That primacy was even more hotly contested in what is now the United Kingdom, but was then a collection of often-feuding kingdoms. The church in that part of the world operated on very different paradigm. Rather than the authority of the bishop and the bishop’s See (that is, diocese), the Celtic (or sometimes British) Church gathered its authority in the monastic household with the Abbess (almost always) or Abbot (occasionally) serving as the territorial head.

Besides the abbess/abbot vs. bishop issue, the Celtic and Latin churches differed in some noticeable ways, namely the dating of Easter. This would not be a problem in a de-centralized Church, of course, since the Church does not claim that Jesus rose from the dead on that particular day in history. Rather, Easter is the day we commemorate the resurrection. The controversy occurred, however, in the household of the High King Oswy, who kept the Celtic dating of Easter and his wife the the Queen Eanflæd who kept the Latin dating. Given the difference in dating, the King’s household was keeping the Lenten fast while his Queen  was celebrating the Easter feast.

I’d like to say that living into the difference should work in situations like this — Oswy with his truth and Eanflæd with hers — but alas, that is not the way things worked out. (One might also suggest a little marital counseling, but one would likely have been executed for that lip.) As it turns out, however, Oswy decided to host a Synod, a gathering of bishops and abbesses and abbots and kings and other important people. The Synod would decide (by which he meant the Synod would argue and the High King would decide) which dating, and therefore which model, would be universally implemented in the British kingdoms.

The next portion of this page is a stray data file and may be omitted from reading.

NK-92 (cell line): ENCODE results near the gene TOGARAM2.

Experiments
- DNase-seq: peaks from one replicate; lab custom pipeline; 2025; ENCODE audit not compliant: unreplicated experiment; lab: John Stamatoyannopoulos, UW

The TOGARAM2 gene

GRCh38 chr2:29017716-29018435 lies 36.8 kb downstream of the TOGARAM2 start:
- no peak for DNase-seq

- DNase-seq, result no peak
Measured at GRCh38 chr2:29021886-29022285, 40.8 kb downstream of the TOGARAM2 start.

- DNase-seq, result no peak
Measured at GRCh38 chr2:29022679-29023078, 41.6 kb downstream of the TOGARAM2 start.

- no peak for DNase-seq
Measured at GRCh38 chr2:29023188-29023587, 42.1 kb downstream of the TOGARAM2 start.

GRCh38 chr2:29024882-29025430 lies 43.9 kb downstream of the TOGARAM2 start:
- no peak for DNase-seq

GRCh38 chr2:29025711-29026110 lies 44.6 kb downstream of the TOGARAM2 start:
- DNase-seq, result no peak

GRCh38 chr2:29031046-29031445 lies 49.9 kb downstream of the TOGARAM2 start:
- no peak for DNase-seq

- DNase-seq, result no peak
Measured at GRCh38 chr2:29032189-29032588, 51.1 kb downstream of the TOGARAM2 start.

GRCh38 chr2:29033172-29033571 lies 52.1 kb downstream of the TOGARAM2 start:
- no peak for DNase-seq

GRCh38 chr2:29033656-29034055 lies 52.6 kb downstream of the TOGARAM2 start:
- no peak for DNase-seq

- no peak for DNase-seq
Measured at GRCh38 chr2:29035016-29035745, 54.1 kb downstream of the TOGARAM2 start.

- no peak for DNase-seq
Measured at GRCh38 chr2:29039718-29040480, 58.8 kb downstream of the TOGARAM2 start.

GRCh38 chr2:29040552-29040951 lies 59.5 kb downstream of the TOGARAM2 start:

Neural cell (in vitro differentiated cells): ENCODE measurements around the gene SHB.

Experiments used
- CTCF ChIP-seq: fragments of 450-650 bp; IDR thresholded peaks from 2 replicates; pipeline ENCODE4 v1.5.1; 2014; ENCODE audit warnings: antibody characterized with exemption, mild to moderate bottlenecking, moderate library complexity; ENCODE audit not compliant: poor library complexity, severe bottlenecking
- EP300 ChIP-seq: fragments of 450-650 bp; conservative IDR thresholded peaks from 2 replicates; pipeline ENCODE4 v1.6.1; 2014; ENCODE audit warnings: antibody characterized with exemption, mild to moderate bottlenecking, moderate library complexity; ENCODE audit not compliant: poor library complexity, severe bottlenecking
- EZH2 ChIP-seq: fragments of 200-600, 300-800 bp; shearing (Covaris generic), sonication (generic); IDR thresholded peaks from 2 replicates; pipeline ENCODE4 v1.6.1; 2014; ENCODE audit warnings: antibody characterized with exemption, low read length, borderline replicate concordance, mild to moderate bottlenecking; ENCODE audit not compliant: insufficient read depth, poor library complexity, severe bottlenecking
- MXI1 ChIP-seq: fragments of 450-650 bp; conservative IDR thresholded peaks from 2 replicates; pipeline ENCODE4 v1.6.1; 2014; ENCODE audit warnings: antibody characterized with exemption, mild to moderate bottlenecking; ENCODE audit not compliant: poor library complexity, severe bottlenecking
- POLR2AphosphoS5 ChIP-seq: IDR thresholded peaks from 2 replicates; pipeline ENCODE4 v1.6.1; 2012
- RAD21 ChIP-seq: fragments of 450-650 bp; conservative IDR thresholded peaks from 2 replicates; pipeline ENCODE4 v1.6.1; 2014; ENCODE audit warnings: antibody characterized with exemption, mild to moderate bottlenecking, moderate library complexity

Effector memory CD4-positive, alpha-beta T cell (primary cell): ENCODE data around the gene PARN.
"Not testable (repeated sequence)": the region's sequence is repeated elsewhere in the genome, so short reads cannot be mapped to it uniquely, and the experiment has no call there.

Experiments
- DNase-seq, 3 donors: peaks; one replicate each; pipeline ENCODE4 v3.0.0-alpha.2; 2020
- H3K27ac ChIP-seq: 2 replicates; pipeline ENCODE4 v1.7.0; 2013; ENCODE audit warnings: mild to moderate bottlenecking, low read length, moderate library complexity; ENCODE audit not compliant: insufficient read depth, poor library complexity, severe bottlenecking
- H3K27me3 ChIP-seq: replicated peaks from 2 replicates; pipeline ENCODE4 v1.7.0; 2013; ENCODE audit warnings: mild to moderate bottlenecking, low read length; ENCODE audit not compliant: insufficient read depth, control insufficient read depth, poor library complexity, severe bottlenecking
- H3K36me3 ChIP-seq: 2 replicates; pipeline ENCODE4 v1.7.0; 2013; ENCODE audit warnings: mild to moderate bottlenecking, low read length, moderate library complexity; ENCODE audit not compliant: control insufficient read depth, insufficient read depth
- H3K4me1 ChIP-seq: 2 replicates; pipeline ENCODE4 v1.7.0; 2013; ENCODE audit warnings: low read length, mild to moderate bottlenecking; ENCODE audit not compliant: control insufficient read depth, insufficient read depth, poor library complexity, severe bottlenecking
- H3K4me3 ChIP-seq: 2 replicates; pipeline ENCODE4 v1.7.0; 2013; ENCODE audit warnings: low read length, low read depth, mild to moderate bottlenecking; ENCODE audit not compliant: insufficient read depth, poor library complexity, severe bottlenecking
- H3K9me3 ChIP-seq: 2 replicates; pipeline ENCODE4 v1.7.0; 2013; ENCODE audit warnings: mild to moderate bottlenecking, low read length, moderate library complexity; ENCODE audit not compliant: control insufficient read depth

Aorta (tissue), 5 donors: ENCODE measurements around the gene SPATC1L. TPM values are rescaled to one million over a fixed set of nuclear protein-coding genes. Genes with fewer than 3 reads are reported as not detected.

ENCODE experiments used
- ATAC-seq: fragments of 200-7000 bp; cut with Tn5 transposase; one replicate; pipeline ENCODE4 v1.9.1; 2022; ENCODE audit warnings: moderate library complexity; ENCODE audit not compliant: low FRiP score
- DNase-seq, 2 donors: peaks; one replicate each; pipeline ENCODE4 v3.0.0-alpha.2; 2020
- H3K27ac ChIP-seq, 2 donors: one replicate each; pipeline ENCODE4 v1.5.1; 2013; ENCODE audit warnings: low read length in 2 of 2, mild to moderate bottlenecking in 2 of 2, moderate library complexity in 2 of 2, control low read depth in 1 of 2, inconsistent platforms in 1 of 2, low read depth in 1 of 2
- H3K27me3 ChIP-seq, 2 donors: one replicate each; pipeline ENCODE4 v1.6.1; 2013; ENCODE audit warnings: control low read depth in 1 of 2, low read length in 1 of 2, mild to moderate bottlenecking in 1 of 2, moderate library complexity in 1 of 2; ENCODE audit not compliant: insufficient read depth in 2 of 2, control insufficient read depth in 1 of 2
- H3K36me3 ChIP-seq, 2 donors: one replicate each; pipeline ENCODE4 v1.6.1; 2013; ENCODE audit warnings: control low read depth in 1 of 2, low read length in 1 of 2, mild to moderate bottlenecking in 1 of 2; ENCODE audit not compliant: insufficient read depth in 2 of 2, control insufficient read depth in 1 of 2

Here’s where dear Hilda comes into the picture. Hilda had a reputation. She was related to various royalty and was apparently quite learned. Hilda and her abbey were well regarded in the kingdoms. Whitby was a center of culture and learning, where the monks and nuns (you read that right! double houses of women and men were common at the time, almost always headed by an abbess) worked tirelessly in the name of Christ and the Gospel. The High King selected Whitby as the host of the Synod. Although our scant historical records do not indicate Hilda participating in the Synod, it would be very reasonable to assume that, as learned host, Hilda no doubt functioned as something of a moderator to the debate. We also know that Hilda herself sided with the Celtic tradition, but eventually agreed to abide by the Synod’s findings which were not (SPOILER ALERT) in favor of the Celtic tradition.